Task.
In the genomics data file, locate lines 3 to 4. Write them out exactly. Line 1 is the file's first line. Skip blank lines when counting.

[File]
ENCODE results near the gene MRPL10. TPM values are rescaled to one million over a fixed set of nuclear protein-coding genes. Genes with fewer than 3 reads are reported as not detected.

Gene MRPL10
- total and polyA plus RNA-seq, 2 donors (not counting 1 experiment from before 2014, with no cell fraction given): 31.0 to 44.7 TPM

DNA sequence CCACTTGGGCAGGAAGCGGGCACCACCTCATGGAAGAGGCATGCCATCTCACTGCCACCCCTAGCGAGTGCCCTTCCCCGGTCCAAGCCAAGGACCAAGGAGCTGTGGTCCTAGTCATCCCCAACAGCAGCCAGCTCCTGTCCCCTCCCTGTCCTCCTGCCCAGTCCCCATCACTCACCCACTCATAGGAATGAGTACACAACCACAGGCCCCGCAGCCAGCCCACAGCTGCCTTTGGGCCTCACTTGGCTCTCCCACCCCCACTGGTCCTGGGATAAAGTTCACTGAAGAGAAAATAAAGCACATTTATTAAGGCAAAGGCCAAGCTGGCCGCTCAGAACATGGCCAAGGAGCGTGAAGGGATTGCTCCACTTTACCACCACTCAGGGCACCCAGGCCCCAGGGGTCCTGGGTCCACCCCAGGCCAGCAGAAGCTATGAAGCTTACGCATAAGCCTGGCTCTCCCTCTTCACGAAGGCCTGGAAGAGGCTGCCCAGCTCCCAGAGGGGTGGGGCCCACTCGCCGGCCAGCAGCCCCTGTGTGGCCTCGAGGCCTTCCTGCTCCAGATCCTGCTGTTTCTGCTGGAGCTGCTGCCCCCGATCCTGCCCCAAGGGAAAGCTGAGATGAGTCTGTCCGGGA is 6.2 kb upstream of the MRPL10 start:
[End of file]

- total and polyA plus RNA-seq, 2 donors (not counting 1 experiment from before 2014, with no cell fraction given): 31.0 to 44.7 TPM

DNA sequence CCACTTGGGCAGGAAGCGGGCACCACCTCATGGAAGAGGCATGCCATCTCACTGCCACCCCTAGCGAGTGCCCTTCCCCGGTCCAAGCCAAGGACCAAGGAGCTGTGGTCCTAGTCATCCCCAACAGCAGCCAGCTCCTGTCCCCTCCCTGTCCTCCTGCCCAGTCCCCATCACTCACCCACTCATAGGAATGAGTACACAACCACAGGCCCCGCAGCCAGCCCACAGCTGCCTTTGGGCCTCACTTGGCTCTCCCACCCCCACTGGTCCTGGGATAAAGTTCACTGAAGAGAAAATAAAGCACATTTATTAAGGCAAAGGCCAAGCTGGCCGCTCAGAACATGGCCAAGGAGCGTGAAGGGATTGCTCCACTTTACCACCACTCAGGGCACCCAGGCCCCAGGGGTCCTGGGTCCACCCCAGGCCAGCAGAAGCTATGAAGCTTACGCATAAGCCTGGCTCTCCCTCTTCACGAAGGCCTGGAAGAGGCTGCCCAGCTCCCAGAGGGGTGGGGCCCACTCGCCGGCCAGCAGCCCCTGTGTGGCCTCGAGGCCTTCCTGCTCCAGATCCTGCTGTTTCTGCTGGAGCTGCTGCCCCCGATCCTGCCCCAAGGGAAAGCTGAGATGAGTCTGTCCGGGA is 6.2 kb upstream of the MRPL10 start: